Mobile advertising firm Velti has released its monthly report on advertising impressions across its network. The iPad is far and away the leader when it comes to the tablet market, and is gradually chipping away share from the iPhone in terms of overall dominance among mobile ads. The iPad mini remains a much smaller factor, but is growing steadily, and on the Android side it’s pretty much all about the Kindle Fire.
Velti’s data found that the iPad accounted for 91.6 percent of all tablet ad impression during the month of March, and only lost share to the iPad mini, which gained a full percentage point to come in at 6.2 percent during the month, firmly in second place. The Kindle Fire was the next strongest device, with a comparatively small piece of the pie at 1.6 percent. The Kindle Fire still dominates the Android tablet segment, however, with only the Galaxy Tab line of devices anywhere close. Amazon’s and Samsung’s tablets made up 73.4 percent and 26.2 percent of all Android tablet share, respectively.
Among phones, the iPhone still leads the pack, with the iPhone 4 still leading all handsets with 13.3 percent of the impression share. iPhones accounted for eight of the top 10 devices, with the Samsung Galaxy S II and S III coming in at 8th and 10th place, respectively. Samsung is running away with the Android market in terms of ads served according to Velti’s figures, with 68.2 percent of all Android impressions. That’s no surprise given the company’s clear continued dominance in terms of hardware sales.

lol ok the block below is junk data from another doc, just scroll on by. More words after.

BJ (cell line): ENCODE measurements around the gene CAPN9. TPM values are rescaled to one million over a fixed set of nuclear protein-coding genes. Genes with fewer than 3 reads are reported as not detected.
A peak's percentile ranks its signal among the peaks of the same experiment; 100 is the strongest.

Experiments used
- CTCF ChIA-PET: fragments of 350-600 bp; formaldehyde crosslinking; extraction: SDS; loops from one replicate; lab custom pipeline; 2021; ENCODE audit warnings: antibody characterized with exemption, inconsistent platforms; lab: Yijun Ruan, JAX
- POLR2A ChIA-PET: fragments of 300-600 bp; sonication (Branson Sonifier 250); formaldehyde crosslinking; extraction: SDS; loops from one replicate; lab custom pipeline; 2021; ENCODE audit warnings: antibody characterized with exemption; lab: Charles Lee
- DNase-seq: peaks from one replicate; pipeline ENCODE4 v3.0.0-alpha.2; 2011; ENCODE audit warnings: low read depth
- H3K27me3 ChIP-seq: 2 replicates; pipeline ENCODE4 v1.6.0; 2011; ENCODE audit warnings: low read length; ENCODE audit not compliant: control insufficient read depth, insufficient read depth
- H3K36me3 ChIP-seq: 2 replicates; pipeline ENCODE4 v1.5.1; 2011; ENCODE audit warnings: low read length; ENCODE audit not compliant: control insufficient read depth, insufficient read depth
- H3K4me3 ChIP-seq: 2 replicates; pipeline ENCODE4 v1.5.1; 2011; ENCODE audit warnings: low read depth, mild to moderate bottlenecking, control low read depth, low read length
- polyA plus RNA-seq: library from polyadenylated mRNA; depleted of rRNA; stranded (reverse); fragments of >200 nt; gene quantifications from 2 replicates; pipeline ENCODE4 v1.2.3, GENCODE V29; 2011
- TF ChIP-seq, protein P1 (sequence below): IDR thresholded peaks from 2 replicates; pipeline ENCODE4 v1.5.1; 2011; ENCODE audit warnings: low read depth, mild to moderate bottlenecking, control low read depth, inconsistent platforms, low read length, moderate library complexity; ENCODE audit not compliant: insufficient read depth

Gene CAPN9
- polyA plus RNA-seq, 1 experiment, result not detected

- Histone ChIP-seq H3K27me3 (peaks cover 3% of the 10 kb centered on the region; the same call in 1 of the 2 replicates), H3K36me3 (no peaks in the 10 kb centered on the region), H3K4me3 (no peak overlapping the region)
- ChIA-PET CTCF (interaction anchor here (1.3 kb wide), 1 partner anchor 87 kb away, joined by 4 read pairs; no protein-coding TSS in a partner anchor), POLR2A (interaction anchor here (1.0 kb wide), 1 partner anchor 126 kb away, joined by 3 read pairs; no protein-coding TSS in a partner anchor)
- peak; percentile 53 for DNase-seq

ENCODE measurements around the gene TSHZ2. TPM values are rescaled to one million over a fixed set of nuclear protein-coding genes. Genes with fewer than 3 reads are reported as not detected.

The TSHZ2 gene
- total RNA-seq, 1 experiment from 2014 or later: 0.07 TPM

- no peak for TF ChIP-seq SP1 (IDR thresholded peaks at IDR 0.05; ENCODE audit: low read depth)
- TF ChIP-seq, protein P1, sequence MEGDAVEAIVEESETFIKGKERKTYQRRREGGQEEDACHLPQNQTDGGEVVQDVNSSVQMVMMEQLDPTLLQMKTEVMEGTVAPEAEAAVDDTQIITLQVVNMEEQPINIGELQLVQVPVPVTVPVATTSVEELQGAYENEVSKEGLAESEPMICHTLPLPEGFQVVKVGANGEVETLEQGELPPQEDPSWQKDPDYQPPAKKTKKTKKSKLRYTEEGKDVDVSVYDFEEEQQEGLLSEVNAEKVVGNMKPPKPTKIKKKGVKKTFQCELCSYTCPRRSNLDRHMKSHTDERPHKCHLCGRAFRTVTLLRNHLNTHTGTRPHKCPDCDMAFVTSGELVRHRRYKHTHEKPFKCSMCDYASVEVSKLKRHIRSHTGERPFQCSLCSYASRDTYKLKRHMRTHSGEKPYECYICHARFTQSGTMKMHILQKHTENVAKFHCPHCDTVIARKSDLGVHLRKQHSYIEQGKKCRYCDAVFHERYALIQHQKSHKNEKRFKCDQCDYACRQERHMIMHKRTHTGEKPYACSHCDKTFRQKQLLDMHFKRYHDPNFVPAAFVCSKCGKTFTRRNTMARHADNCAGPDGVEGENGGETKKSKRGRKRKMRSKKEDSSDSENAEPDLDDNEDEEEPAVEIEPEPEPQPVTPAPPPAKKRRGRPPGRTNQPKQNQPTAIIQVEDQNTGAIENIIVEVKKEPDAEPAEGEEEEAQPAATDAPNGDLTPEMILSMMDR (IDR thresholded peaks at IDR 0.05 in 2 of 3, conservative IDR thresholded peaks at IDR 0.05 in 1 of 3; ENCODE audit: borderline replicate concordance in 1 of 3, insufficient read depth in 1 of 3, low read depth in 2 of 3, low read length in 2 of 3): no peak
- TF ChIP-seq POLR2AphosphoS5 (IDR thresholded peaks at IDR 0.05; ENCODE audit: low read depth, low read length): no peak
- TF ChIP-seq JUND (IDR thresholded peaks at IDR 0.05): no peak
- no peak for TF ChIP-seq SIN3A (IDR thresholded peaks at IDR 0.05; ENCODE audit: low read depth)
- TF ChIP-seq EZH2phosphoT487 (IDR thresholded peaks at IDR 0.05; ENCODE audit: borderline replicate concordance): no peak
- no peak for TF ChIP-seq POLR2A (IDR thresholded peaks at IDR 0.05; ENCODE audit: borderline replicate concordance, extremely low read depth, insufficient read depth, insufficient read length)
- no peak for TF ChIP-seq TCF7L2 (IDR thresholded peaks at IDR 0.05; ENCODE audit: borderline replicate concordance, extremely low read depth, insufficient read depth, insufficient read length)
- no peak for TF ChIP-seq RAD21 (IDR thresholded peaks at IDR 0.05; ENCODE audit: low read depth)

In March, most mobile app usage took place during weekends, with a much greater deviation between Friday/Saturday/Sunday and the rest of the week than Velti had seen previously, which perhaps indicates that more people were settling down to do serious work during the month. Finally, Velti also saw click-through-rates continue to grow on Android and shrink on iOS. This means that despite having a much smaller share of overall ad impressions, the ones that are viewed on Android are more likely to convert into some kind of customers action.
That may be due to the more relaxed rules about what types of advertising and campaigns can appear within Android apps vs. those on iOS. Still, iOS was better in terms of eCPM, but the gap narrowed between it and Android, meaning iOS users resulted in just a little less revenue on average than did Android users for advertisers.
The picture shows a fairly stable overall relationship between ads and the dominant mobile platforms, however; the needle hardly budged in terms of overall impressions. Will a flock of new devices coming to market affect this relationship in the coming months? Too soon to tell, though legacy handsets like the iPhone 4 and 4S, and the Galaxy S II still seem to be firmly entrenched.